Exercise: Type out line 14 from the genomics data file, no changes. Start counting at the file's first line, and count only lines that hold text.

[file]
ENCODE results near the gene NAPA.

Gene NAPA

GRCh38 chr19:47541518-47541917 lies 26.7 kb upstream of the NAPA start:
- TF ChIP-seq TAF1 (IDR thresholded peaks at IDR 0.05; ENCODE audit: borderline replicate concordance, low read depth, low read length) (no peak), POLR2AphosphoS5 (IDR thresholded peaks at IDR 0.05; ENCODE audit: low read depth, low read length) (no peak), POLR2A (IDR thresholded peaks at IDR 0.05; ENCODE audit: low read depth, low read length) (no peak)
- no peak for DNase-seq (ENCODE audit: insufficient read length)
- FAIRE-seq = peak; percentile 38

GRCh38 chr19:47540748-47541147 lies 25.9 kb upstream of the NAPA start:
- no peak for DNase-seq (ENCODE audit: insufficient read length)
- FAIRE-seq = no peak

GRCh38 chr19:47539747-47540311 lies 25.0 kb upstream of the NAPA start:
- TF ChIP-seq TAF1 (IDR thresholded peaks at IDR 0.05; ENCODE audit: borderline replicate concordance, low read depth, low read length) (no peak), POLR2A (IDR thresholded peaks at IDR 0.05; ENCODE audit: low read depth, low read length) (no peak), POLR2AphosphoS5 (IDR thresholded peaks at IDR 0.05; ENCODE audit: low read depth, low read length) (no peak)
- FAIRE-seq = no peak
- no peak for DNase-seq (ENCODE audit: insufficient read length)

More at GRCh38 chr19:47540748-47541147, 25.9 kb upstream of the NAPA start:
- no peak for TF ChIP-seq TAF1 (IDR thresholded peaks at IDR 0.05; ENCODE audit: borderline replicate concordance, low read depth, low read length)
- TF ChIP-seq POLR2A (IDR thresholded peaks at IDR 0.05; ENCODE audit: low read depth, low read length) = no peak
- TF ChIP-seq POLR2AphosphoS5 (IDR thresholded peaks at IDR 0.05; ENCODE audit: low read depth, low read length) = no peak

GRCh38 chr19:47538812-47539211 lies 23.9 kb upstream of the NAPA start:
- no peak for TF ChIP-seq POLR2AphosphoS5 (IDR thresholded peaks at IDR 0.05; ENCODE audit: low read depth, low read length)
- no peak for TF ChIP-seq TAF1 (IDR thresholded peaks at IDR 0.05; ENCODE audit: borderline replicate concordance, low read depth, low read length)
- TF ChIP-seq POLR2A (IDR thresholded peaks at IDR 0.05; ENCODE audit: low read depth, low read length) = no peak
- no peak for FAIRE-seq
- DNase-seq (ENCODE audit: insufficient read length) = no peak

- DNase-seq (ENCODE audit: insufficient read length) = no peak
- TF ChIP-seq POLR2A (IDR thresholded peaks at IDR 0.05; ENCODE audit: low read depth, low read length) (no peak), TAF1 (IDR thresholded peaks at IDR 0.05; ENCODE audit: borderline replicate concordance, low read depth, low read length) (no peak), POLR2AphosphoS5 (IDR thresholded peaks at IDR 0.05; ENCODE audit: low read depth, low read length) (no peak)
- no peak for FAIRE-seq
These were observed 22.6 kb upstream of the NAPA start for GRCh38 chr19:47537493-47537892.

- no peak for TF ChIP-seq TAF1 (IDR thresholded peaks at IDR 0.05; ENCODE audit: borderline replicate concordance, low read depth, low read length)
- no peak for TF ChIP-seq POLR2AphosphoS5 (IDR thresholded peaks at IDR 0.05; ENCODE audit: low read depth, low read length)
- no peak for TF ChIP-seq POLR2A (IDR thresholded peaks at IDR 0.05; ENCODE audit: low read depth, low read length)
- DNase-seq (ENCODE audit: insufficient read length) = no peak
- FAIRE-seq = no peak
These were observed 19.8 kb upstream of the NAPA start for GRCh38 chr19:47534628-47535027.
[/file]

More at GRCh38 chr19:47540748-47541147, 25.9 kb upstream of the NAPA start: